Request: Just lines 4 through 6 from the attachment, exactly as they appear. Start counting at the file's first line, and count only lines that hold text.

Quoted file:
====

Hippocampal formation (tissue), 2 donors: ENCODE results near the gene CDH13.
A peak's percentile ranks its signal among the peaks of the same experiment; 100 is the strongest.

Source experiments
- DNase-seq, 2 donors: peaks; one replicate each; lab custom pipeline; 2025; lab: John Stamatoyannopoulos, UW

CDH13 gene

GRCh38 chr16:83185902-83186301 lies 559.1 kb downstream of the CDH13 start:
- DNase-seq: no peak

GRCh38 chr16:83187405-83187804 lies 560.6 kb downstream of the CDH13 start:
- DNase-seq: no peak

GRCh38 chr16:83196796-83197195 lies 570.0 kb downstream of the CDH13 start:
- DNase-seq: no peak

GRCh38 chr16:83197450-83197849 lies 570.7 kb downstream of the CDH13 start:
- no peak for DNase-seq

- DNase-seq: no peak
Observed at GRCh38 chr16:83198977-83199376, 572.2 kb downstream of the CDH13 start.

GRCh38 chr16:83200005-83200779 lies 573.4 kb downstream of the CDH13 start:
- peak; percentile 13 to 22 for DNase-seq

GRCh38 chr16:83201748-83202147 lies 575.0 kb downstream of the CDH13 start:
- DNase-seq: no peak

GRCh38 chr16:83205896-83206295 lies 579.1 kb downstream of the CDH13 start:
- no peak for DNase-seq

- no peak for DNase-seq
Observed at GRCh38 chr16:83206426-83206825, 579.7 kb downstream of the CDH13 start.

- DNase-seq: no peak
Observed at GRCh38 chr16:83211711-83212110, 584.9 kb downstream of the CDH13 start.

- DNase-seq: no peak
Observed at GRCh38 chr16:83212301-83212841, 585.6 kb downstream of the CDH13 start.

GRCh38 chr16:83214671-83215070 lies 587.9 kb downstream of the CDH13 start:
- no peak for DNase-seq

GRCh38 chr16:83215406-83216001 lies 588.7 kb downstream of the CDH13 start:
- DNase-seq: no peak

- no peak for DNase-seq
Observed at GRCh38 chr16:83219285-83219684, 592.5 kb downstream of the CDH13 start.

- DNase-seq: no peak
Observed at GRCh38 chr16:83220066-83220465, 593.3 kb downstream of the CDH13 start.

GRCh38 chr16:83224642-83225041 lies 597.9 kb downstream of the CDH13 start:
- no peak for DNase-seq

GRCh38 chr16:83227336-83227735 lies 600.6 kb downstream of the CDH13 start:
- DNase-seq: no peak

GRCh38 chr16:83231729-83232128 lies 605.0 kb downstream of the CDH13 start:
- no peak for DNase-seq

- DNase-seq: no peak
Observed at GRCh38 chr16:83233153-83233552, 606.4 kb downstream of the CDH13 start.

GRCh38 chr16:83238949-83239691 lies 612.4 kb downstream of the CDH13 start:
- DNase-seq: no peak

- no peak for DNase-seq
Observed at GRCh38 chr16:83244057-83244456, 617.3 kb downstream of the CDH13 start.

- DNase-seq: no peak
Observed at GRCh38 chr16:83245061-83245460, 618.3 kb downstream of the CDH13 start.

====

- DNase-seq, 2 donors: peaks; one replicate each; lab custom pipeline; 2025; lab: John Stamatoyannopoulos, UW

CDH13 gene

GRCh38 chr16:83185902-83186301 lies 559.1 kb downstream of the CDH13 start: